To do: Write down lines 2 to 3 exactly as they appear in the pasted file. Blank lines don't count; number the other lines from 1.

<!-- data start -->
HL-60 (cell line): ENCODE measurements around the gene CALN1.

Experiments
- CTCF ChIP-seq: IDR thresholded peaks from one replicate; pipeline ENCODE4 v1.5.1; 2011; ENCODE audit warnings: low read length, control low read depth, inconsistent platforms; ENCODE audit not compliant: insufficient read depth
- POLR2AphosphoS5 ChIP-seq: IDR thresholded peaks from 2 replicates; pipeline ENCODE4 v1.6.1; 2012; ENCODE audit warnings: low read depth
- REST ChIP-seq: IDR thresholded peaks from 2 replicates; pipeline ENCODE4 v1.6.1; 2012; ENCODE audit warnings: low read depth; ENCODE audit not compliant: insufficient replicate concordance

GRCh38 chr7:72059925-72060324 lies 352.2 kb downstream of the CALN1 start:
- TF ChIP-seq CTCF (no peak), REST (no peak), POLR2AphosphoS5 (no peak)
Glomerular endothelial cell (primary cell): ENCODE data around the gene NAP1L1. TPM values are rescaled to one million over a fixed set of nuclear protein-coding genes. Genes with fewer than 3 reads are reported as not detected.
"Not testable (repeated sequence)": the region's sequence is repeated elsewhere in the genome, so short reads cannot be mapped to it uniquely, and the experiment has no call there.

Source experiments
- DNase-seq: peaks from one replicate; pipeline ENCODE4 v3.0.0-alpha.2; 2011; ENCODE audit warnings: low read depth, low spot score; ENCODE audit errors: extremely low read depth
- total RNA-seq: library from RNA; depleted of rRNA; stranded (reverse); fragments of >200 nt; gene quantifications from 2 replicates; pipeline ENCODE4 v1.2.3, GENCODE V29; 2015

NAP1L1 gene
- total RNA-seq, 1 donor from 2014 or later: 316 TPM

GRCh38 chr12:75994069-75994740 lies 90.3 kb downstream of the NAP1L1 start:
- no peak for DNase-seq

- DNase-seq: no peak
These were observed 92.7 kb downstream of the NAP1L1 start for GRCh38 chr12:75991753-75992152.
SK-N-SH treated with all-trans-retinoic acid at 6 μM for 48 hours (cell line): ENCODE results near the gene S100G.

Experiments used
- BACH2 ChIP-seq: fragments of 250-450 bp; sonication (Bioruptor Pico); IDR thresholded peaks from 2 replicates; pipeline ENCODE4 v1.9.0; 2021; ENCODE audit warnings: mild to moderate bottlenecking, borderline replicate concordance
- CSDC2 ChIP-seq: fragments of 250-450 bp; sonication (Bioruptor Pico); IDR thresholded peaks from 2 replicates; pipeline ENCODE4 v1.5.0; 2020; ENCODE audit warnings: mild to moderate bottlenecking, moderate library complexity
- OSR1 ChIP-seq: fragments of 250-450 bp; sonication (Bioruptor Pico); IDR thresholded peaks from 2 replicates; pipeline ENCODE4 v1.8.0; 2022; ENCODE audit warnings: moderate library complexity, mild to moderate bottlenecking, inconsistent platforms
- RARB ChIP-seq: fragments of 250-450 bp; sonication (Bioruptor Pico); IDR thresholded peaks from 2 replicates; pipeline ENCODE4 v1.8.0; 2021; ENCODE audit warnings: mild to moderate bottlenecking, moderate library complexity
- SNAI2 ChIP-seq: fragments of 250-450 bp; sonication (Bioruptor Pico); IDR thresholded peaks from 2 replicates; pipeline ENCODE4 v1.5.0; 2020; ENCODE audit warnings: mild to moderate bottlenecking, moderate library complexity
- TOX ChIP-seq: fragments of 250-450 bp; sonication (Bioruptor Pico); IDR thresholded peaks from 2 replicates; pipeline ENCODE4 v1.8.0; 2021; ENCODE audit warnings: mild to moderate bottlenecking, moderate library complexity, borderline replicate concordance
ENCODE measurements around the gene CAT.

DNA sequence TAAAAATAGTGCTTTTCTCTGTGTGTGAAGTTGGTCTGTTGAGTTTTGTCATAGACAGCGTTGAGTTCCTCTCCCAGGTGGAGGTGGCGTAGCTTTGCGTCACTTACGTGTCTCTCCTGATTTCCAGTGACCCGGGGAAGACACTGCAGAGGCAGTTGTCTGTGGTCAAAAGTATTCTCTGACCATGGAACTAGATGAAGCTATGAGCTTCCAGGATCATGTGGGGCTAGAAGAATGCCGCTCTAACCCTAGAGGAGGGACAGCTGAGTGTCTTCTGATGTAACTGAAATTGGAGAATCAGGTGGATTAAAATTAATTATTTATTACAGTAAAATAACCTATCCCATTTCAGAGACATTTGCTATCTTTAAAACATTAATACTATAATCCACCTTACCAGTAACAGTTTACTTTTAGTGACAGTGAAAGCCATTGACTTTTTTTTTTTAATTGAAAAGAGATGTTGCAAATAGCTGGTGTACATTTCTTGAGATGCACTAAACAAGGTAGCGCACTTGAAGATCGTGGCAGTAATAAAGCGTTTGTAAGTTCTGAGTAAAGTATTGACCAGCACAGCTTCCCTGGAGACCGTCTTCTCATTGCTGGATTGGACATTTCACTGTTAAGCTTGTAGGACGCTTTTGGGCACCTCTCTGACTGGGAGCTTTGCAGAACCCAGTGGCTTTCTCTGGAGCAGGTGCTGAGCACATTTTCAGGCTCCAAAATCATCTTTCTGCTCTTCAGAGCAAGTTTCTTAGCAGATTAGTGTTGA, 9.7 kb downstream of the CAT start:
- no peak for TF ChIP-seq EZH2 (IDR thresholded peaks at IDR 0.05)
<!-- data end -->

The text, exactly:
Experiments
- CTCF ChIP-seq: IDR thresholded peaks from one replicate; pipeline ENCODE4 v1.5.1; 2011; ENCODE audit warnings: low read length, control low read depth, inconsistent platforms; ENCODE audit not compliant: insufficient read depth